Hollow is the debut album by the Israeli band Tomorrow’s Rain: this might make you think of an inexperienced band, but in fact the group from Tel Aviv was founded at the beginning of the century by vocalist Yishal Sweartz and after several years spent performing live, accompanying the major international realities of the gothic death doom scene, only now has found the ideal conditions to come out with a work in which, beyond the intrinsic value of the tracks, the names of the guests called to participate stand out. Hollow features, among others, Aaron Stainthorpe (My Dying Bride), Greg Mackintosh (Paradise Lost), Sakis Tolis (Rotting Christ), Kobi Fahri (Orphaned Land), Fernando Ribeiro (Moonspell), Mikko Kotamaki (Swallow The Sun), Jeff Loomis (ex-Nevermore) and Spiros Antoniou (Septicflesh). The only problem with such a deployment of forces is that it risks shifting the focus of each song to the guest of the moment, overshadowing the objective goodness of songs that are at the same time exciting, melancholic and catchy. Among these, Fear stands out, dominated by Stainthorpe’s sorrowful singing, In The Corner Of A Dead End Street with the couple Tolis-Mackintosh and the great solo of the latter in the finale, and Misery Rain with the measured but fundamental vocal contribution of Ribeiro and Kotamäki to frame a really splendid song. In short, Hollow is an album that is appreciated from the first to the last note, with its oscillation between the roughness of death doom and important gothic pulses; in conclusion, it’s worth mentioning the cover of the famous The Weeping Song by Nick Cave (for those who guiltily don’t know it, go and find the priceless video with the Australian genius and Blixa Bargeld dressed as tipsy priests drifting on a boat), here re-proposed with the essential support of the voice of Kobi Fahri, the most important figure of the Israeli metal scene. All that remains for Tomorrow’s Rain is to give continuity to this magnificent debut, perhaps trying to do so without external help, always welcome but sometimes misleading for the listener.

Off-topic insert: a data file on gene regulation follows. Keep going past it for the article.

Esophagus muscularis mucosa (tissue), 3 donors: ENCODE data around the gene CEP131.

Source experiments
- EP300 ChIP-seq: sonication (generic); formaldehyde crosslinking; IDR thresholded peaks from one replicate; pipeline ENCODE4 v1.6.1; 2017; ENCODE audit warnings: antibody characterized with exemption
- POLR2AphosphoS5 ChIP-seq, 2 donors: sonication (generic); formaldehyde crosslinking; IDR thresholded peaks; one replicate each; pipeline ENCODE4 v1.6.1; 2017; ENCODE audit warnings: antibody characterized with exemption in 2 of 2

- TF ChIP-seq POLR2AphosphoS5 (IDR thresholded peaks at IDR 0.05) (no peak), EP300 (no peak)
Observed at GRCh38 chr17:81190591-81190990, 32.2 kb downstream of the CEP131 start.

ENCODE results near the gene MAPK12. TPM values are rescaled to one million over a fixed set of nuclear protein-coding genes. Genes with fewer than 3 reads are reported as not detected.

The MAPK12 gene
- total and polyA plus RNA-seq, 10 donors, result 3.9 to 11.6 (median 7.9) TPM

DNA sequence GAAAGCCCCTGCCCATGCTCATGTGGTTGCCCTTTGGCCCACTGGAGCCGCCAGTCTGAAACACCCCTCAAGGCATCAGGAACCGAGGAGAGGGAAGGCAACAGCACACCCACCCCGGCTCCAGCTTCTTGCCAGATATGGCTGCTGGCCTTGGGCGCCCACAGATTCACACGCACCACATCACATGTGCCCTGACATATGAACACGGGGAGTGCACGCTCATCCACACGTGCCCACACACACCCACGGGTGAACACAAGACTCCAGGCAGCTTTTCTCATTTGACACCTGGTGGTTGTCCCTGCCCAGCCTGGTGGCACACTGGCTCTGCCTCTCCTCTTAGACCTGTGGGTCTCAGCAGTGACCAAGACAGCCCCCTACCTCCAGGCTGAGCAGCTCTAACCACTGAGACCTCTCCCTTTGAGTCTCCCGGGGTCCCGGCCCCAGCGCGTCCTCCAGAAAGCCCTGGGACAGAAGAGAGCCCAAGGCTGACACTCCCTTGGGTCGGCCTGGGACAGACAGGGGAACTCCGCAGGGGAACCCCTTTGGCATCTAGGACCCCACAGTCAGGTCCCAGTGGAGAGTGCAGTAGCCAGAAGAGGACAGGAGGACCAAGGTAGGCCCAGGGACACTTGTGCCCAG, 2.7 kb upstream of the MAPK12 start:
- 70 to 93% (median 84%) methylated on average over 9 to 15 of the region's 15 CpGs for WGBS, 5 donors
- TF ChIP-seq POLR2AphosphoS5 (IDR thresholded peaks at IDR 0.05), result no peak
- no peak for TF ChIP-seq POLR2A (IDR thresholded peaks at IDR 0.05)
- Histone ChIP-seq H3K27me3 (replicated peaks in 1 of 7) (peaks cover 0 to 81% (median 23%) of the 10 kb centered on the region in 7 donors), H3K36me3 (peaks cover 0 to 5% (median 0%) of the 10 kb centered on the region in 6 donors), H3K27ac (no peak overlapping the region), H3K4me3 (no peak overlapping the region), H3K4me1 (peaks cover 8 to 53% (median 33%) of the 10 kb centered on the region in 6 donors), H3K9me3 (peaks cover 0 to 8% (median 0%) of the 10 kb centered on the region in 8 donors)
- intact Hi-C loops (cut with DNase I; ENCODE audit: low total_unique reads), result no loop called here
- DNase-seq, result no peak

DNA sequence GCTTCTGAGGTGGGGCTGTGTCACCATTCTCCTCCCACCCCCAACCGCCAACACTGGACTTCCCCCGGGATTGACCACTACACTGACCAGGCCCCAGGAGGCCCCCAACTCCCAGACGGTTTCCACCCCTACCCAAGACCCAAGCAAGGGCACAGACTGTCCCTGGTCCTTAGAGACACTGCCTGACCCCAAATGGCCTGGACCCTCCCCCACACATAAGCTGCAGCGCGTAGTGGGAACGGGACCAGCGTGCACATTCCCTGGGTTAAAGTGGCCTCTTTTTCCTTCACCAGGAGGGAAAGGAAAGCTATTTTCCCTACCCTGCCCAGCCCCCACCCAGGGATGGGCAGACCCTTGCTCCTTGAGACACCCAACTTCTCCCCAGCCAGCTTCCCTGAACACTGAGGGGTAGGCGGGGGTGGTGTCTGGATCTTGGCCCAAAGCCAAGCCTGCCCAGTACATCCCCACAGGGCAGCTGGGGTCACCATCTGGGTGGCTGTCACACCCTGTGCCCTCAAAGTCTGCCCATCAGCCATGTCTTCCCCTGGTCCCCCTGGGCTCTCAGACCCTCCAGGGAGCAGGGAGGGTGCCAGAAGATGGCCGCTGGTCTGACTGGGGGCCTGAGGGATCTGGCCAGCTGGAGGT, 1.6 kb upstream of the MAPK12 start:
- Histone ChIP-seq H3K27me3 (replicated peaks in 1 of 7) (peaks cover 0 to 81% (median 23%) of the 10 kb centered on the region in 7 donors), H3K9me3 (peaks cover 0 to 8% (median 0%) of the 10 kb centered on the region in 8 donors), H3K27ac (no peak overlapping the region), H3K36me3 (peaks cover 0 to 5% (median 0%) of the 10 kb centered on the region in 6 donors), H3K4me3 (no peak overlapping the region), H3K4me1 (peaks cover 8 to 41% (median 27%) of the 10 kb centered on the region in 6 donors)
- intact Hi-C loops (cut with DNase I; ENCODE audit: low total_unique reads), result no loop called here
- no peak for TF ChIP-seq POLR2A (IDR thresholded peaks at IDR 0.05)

2020 – AOP Records